Lot 306: Bond Mark "C" Convertible
Following the end of WWII, most of Europe's production capacity (and economy) was in ruins. Quick to get back on their feet though, European's needed a reliable, economical, and inexpensive way to get around, thus beginning the age of the microcar. While small cars like the Austin Seven and Morgan SS had appeared before the war, the number of three and four-wheeled microcars blossomed exponentially from the early 1950s through the mid 1960s. One entrepreneur hoping to take advantage of opportunity was Lawrence Bond. Bond had cut his teeth as an excellent designer and enthusiast of 500cc motorsport. Having familiarized himself with ultra-lightweight vehicles, he and his wife Pauline built a three-wheeled prototype (to take advantage of the lower taxation levied on motorcycles in the UK) of a minimalist motorcar with stressed-skin monocoque construction and a motor mounted on the sole front wheel. Production began in 1949 with the Mark A produced by Sharp's Commercials in Preston, Lancaster, England. Considerable improvements were introduced when the Mark C debuted in January of 1953. A restyled body enclosed independent rear suspension with the rear wheels mounted on trailing arms, three wheel brakes, and a completely new front end that included trailing arm and coil spring suspension dampened by a hydraulic shock absorber. The original rack-and-pinion steering design was replaced by a worm-and-sector steering design that allowed a 90° lock in both directionsallowing the car to turn on its own axis. Further updated was the motor, which by 1954 was a Villiers 8E unit displacing 197cc and producing 8hp, but still retained a kick starterprobably one of the only cars to do so. Of the 6,700 Mark Cs produced, the Bond Owners Club in the United Kingdom only has 41 examples in their registry and only 5 or 6 are in the US. The example offered here has had its engine and transmission rebuilt by Villiers expert Charlie Brown of Superior Sleeve Co. in Clackamas, Oregon. The car is complete with the full top, side curtains, original owners handbook, original engine workshop manual, and even original salesroom and magazine brochures and advertisements. Currently registered as a motorcycle (which qualifies it for use in the carpool lane with only one occupant), it is offered on an Oregon Certificate of Title.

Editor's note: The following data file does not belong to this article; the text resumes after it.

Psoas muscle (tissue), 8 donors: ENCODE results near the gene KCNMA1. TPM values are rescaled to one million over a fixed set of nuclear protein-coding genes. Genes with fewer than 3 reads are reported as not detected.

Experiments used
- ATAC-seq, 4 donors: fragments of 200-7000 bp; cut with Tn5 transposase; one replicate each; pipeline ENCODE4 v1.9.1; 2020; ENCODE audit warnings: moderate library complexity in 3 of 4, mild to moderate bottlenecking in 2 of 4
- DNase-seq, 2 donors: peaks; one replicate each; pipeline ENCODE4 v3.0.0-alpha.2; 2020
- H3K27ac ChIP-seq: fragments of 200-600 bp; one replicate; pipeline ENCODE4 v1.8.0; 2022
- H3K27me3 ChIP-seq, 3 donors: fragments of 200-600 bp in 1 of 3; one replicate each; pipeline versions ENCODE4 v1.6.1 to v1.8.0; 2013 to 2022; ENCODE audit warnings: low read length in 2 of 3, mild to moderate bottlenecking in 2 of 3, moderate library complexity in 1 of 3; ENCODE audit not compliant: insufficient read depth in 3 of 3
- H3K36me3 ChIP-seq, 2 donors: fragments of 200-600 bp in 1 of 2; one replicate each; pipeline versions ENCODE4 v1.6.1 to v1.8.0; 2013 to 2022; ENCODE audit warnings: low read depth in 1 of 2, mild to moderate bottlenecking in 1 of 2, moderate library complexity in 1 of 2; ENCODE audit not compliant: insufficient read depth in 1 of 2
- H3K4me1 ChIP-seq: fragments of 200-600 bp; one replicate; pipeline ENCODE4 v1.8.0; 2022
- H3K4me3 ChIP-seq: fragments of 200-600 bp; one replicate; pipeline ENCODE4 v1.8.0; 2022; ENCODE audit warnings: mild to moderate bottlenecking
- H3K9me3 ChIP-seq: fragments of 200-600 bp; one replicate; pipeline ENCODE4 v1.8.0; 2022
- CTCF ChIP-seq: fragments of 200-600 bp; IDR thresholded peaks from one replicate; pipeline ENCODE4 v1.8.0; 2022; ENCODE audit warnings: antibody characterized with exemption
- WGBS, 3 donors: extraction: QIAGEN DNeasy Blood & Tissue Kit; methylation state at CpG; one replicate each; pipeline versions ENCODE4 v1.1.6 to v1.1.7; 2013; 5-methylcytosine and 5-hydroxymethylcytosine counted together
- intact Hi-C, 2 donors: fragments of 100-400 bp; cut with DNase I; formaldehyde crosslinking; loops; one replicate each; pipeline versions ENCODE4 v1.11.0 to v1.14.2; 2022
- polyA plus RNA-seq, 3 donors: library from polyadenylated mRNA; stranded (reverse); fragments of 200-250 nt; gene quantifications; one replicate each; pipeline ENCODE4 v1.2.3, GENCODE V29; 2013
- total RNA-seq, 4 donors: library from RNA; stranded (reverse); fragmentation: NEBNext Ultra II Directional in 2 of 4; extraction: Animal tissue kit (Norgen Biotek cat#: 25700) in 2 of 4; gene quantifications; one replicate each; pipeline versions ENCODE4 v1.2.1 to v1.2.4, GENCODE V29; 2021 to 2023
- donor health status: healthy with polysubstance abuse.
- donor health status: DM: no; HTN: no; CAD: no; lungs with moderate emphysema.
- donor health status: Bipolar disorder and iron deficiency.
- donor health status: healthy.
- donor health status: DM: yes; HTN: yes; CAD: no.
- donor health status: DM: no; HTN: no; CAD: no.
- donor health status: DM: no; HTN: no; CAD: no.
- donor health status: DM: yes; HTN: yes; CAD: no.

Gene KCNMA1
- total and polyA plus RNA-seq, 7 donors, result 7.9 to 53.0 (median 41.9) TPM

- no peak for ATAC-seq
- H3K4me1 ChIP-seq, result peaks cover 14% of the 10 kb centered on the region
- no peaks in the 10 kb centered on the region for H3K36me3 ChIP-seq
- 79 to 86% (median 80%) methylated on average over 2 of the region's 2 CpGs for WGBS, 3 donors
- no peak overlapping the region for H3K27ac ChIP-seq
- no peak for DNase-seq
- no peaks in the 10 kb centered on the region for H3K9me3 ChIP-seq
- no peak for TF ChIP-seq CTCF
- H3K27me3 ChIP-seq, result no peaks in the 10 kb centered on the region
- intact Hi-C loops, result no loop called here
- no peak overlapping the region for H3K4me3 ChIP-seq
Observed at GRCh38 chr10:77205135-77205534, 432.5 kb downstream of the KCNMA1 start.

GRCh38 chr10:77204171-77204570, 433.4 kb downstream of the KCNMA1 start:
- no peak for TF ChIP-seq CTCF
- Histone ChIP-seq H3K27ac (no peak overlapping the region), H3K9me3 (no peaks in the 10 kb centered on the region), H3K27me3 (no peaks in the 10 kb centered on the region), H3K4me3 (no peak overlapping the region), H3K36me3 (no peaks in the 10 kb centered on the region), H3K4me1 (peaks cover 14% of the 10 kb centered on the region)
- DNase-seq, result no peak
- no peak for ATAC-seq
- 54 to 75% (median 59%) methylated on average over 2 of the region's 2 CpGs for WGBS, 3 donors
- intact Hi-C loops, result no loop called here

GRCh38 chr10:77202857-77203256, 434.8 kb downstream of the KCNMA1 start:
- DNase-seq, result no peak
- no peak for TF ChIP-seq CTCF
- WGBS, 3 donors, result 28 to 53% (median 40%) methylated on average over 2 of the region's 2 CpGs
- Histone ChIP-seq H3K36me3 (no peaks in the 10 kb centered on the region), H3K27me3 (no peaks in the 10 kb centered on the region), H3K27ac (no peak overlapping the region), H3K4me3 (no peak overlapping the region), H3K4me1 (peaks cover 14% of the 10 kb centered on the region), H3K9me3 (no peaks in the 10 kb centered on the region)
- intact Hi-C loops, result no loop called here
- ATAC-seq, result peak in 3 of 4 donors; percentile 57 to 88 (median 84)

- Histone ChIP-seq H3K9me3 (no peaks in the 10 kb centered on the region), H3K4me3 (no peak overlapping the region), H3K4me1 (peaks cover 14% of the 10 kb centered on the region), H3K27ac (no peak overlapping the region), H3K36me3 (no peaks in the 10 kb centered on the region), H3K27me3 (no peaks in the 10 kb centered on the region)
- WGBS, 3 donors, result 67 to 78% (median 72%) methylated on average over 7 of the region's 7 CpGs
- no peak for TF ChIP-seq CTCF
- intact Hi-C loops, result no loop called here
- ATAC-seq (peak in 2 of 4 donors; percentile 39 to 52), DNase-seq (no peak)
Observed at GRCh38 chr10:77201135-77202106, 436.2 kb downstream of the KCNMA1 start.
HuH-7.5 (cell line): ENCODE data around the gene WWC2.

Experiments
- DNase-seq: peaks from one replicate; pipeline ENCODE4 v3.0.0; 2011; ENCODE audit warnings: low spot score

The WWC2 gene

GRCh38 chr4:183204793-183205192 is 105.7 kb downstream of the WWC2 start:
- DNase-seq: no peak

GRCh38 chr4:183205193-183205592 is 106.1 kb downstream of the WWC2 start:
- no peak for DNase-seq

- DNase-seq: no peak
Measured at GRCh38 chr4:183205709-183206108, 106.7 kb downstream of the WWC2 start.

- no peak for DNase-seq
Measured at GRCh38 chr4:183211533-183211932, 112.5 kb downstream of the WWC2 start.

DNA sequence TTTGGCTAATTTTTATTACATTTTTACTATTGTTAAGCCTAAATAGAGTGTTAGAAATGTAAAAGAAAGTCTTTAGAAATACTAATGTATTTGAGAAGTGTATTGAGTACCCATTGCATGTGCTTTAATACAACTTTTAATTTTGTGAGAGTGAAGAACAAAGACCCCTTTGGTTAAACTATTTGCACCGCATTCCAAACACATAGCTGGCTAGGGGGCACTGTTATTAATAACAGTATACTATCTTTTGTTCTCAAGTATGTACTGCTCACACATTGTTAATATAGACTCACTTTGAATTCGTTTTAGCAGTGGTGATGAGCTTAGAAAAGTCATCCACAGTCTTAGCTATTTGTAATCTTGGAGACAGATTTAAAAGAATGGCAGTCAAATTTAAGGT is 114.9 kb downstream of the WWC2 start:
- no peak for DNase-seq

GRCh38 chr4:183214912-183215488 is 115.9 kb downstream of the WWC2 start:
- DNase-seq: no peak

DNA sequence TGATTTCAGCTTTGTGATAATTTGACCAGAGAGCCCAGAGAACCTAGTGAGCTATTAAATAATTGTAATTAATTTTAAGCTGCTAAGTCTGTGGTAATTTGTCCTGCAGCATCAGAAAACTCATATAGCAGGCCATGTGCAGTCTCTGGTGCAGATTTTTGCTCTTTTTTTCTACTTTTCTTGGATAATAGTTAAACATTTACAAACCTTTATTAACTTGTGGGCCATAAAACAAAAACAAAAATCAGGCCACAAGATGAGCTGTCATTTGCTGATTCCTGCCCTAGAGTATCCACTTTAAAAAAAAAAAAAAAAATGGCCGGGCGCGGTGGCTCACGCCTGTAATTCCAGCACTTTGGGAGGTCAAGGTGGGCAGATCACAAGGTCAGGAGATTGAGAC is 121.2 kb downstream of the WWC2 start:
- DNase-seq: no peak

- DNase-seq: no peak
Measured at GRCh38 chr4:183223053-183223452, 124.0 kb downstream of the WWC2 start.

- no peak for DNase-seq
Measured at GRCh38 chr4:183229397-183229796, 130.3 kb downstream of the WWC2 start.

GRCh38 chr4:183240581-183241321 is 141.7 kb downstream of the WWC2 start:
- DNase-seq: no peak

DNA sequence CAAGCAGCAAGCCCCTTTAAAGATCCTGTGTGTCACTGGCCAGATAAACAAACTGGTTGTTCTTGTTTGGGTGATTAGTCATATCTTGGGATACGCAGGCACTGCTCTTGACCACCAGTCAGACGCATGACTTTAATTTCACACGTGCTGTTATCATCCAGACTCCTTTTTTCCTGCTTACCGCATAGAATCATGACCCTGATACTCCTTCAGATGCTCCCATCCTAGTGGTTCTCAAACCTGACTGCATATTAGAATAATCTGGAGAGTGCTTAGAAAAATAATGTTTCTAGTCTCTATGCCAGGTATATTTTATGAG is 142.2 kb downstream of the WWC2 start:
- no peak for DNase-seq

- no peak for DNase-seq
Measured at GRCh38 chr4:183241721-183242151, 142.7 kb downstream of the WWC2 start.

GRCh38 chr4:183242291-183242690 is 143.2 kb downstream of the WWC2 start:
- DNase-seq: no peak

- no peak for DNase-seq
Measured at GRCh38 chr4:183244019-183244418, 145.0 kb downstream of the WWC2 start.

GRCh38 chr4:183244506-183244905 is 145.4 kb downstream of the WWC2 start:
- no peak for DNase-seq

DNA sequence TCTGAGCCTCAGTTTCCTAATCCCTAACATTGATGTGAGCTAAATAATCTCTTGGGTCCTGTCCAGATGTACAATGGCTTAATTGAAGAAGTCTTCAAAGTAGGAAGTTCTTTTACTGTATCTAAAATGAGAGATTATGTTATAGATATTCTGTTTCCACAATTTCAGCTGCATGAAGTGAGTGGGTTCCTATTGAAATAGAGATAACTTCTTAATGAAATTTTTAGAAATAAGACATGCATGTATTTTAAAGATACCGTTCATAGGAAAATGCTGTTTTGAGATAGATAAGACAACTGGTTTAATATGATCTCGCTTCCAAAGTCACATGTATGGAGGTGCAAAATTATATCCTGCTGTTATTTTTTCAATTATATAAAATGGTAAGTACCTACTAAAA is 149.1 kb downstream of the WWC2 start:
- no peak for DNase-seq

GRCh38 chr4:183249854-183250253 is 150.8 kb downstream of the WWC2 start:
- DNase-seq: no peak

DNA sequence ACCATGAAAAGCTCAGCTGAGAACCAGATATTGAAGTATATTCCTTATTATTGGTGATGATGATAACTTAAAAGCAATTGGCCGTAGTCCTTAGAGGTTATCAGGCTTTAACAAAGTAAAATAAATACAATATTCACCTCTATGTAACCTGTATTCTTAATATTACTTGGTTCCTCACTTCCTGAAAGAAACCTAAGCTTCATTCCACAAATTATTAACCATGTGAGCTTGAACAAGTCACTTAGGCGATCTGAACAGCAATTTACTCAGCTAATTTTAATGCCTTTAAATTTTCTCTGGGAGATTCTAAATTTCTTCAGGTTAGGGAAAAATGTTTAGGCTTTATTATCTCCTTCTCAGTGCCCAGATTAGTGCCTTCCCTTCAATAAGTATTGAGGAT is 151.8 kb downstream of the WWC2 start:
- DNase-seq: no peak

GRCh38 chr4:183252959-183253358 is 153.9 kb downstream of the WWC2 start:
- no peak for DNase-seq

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Bonhams & Butterfields, Los Angeles
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